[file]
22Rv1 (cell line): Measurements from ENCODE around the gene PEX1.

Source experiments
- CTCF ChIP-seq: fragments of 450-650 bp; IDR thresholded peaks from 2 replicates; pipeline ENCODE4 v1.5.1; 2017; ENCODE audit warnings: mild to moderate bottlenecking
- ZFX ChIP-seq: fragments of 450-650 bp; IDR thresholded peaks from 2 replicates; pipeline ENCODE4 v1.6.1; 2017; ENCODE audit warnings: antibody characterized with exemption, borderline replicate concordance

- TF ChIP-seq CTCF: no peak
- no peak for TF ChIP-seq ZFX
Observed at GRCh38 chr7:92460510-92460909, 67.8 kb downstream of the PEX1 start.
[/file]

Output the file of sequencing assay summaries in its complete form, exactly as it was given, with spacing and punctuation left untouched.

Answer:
22Rv1 (cell line): Measurements from ENCODE around the gene PEX1.

Source experiments
- CTCF ChIP-seq: fragments of 450-650 bp; IDR thresholded peaks from 2 replicates; pipeline ENCODE4 v1.5.1; 2017; ENCODE audit warnings: mild to moderate bottlenecking
- ZFX ChIP-seq: fragments of 450-650 bp; IDR thresholded peaks from 2 replicates; pipeline ENCODE4 v1.6.1; 2017; ENCODE audit warnings: antibody characterized with exemption, borderline replicate concordance

- TF ChIP-seq CTCF: no peak
- no peak for TF ChIP-seq ZFX
Observed at GRCh38 chr7:92460510-92460909, 67.8 kb downstream of the PEX1 start.